Robin’s Newsletter #213

17 July 2022. Volume 5, Issue 29
False cyber security claims lands US defence contractor in $9 million settlement. Log4J features in the first Cyber Safety Review Board report.
Join hundreds of subscribers who get this first, every Sunday. Subscribe

This week

Aerojet Rocketdyne settles cyber whistleblower case for $9 million

Aerojet Rocketdyne has agreed to a $9 million settlement to a lawsuit brought following a whistleblower accused the company of violating contractual cyber security requirements and misleading the government over its cyber security posture.

The court filing alleged the company received over $2.6 billion of DoD and NASA contracts between July 2013 and September 2015 by falsely representing it complied with cyber security regulations. In some cases, claiming it had security devices when the equipment was still in its box.

It’s an interesting lawsuit because it’s the first to be brought under ’qui tam’ provisions of the False Claims Act, which allow individuals to bring claims on behalf of the US government and receive a portion of any proceeds. The Department of Justice is encouraging whistleblowers to report cyber security violations and hold employers accountable.

For his part, whilst blower Brian Markus, who joined as a senior director of cybersecurity before being terminated after raising concerns with the firm’s ethics helpline, will receive $2.6 million of the payout for bringing the case forward. 

Aerojet Rocketdyne did not admit guilt as part of the settlement.

Interesting stats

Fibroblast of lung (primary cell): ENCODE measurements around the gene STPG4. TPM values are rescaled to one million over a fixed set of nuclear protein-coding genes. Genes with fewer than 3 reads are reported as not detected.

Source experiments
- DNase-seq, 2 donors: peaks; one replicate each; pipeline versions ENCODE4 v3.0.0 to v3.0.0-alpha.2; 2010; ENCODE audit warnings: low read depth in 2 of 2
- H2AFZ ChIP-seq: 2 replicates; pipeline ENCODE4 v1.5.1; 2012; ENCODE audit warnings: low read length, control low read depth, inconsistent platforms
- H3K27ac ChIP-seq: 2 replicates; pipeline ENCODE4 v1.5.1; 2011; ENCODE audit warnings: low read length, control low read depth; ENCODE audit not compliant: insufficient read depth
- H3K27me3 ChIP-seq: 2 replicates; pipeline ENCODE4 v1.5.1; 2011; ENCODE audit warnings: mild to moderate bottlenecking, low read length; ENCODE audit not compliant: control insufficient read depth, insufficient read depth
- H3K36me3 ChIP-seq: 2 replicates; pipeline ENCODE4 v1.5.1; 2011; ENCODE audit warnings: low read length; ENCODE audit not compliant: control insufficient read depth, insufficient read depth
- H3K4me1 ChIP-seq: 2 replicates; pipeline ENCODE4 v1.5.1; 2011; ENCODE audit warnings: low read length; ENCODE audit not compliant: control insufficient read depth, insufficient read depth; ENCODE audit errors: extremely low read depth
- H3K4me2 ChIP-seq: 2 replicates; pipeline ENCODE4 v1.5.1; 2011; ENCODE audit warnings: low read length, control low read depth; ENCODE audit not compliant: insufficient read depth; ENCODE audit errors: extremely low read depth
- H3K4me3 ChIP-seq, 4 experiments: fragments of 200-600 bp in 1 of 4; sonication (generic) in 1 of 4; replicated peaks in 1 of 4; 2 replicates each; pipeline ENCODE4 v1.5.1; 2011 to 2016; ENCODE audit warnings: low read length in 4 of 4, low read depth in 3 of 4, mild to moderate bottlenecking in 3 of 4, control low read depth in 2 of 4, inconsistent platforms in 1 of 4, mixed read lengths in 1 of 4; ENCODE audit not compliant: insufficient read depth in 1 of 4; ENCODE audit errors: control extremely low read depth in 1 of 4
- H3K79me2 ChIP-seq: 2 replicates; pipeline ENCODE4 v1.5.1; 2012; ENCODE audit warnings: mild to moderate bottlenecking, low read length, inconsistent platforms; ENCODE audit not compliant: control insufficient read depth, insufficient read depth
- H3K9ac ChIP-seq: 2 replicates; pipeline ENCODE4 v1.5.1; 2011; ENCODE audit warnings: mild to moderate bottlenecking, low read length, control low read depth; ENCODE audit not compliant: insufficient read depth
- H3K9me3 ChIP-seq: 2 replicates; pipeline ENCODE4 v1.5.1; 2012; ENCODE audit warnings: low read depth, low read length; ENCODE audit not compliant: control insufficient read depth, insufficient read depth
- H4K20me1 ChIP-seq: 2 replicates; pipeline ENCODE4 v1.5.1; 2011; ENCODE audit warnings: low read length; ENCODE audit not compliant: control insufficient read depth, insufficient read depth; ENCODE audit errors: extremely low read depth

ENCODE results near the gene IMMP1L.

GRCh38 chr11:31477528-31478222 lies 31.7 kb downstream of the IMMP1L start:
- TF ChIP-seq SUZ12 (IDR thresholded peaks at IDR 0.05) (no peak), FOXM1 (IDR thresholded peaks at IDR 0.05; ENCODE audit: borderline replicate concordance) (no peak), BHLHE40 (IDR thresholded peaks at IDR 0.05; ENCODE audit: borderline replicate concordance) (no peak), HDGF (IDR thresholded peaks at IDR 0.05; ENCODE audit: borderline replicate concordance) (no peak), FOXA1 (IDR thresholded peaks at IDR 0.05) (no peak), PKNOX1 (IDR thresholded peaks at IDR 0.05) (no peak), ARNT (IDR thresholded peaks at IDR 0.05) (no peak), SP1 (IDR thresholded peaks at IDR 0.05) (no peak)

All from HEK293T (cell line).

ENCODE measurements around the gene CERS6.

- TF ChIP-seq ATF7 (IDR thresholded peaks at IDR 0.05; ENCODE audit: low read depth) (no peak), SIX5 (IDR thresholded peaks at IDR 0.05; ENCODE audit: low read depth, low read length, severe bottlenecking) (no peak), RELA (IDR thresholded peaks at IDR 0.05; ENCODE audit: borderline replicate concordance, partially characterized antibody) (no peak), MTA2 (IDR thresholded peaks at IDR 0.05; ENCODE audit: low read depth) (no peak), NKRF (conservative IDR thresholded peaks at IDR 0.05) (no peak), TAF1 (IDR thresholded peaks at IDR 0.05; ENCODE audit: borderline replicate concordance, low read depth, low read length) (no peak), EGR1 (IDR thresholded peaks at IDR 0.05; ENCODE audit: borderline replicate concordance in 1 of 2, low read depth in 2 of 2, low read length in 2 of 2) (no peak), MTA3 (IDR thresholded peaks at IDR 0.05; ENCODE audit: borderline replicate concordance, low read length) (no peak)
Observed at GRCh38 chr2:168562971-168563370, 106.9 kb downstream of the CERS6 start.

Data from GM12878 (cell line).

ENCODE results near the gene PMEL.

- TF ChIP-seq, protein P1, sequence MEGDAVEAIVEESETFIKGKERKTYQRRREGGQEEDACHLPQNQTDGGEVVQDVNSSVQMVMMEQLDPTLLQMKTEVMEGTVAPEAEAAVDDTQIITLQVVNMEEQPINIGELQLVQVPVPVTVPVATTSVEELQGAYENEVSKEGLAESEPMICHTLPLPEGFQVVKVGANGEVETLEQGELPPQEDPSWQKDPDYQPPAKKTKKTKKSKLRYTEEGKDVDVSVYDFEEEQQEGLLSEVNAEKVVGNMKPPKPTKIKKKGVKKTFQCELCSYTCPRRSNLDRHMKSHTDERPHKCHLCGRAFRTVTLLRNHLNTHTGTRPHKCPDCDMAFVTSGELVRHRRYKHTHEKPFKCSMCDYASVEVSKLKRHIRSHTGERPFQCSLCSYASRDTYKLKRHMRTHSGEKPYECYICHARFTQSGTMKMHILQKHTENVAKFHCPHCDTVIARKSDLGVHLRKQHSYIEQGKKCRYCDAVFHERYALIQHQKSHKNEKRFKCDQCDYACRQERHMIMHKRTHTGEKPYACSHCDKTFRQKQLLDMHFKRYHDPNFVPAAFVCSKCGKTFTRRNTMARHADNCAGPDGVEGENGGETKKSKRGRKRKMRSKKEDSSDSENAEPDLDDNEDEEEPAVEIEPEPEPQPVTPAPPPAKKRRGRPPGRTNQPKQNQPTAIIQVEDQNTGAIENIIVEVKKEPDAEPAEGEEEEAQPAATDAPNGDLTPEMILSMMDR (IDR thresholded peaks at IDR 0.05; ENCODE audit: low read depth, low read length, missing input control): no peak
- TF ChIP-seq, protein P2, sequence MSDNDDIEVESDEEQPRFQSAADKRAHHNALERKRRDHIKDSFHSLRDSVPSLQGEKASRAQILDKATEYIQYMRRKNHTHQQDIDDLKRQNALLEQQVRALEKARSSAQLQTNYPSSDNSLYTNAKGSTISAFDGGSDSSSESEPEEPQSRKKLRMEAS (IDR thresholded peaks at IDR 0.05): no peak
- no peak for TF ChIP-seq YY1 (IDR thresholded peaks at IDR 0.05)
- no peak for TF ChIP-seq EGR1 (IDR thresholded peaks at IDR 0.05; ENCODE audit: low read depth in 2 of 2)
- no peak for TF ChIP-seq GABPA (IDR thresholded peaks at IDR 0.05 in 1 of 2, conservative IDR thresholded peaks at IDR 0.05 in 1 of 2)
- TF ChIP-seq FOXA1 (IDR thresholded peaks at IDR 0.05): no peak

3 million installs of six Android apps containing the ‘Autolycos’ malware that subscribe victims to premium services were available for more than  6 months after being reported to Google, with two remaining available over 12 months later

$52 million the 30-day average of cryptocurrency was sent to ‘mixers’ — used to obfuscate the source and destination of transactions — in April 2022, with almost 2x increase in funds coming from known illicit wallets driving the increase, according to Chainalysis

94% of industrial organisations have experienced a ‘security incident’ in the past 12 months (_6% are lying? 🤷), with  43% of those affecting operations for more than two days and  11% experiencing ‘significant’ impacts, according to Barracuda

Other newsy bits

  • The Chinese government didn’t know about Log4J before disclosure by Alibaba researchers, finds the Department of Homeland Security’s Cyber Safety Review Board in their inaugural report, which also labels the bug an “endemic vulnerability” that will persist in systems for at least the next decade,, full report (PDF)

  • Victims of the US Office of Personnel Management (OPM) breaches in 2014/2015 may be entitled to between $700 and $10,000 following the settlement of a class action lawsuit for $63 million. The breach, which exposed sensitive information of almost 26 million people who had applied for government clearances, was attributed to the Chinese government by US officials

In brief

Attacks, incidents & breaches

  • SHI, a New Jersey-headquartered IT reseller, suffered a “coordinated and professional malware attack” over the 4th July holiday weekend resulted in teams taking systems down as a precautionary measure
  • Professional Finance Company (PFC), a Colorado-based medical debt collection agency, announced on 1st July it had suffered a ransomware incident that resulted in the personal data of 1.91 million patients from 650 healthcare providers being stolen by cybercriminals. The data stolen includes names, addresses, outstanding balances a ‘some’ dates of birth and social security numbers
  • Physical and IP addresses and credit card information of five US Supreme Court justices were released by hacktivists following the over-turning of Roe vs Wade because they are focussing on “something unnecessary rather than focusing on bigger issues in [America]”